Around America, lofty universities pay handsome salaries to theologians who publish grand treatises on the nature of God — although they have no more proof than did the Aztec priests who said the sun would vanish if they stopped sacrificing human victims to an invisible feathered serpent.

One big-time university theologian came from my city of Charleston, W.Va. Thomas Jonathan Jackson Altizer — named for his ancestor, General Thomas “Stonewall” Jackson, who fought for slavery in the Civil War — caused a ruckus when he spawned “God is dead” theology.

Altizer wrote some things that seemed logical to me: “Every man today who is open to experience knows that God is absent,” he said in The Gospel of Christian Atheism. That’s true enough. God seems absent, as far as any rational observer can tell. However, Altizer concocted a bizarre scenario: God formerly existed and created the universe, he said — but God decided to terminate himself by entering into Jesus, then dying on a cross and ceasing to exist. Hence, God is dead.

This peculiar theology caused a storm in the 1960s. Fundamentalists raged. Time magazine wrote cover stories. Altizer received Christian hate mail and death threats. He retired in Pennsylvania, occasionally giving theology lectures, and finally died in 2018.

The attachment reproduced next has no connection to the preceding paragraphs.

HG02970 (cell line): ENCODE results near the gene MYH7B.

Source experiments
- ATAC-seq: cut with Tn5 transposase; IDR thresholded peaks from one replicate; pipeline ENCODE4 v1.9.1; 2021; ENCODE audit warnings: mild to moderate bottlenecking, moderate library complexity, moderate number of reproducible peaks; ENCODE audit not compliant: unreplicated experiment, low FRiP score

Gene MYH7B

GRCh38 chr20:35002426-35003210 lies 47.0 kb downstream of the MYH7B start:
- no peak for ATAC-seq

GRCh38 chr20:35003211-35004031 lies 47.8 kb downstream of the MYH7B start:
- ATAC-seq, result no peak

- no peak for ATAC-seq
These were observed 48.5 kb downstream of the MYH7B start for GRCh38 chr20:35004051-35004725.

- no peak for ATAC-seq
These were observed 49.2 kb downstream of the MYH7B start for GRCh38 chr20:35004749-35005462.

His theology is interesting — like that of the Aztecs and their invisible feathered serpent. But they both have little to do with reality.

Thomas Jefferson refused to let theology be taught at his new University of Virginia. He considered theological assertions to be “unintelligible abstractions . . . absolutely beyond the comprehension of the human mind.” He ridiculed the Trinity concept “that three are one, and one is three; and yet that the one is not three, and the three are not one.”

Ambrose Bierce wrote: “Theology is a thing of unreason altogether, an edifice of assumption and dreams, a superstructure without a substructure.” And legendary newspaperman H.L. Mencken opined: “There is no possibility whatsoever of reconciling science and theology, at least in Christendom. Either Jesus rose from the dead or he didn’t. If he did, then Christianity becomes plausible; if he did not, then it is sheer nonsense.”

Of course, like every human phenomenon, religion should be studied by sociologists and psychologists. But theology itself consists of assertions about spirits. I can’t imagine why universities consider it a worthy field of scholarship.


FFRF Member James A. Haught, syndicated by PeaceVoice, was the longtime editor at the Charleston Gazette and has been the editor emeritus since 2015. He has won two dozen national newswriting awards and is author of 12 books and 150 magazine essays. He also is a senior editor of Free Inquiry magazine and was writer-in-residence for the United Coalition of Reason. He is listed in Who’s Who in America, Who’s Who in the World, Contemporary Authors and 2000 Outstanding Intellectuals of the 21st Century.

The column is adapted and updated from a piece first published in the February-March 2014 issue of Free Inquiry.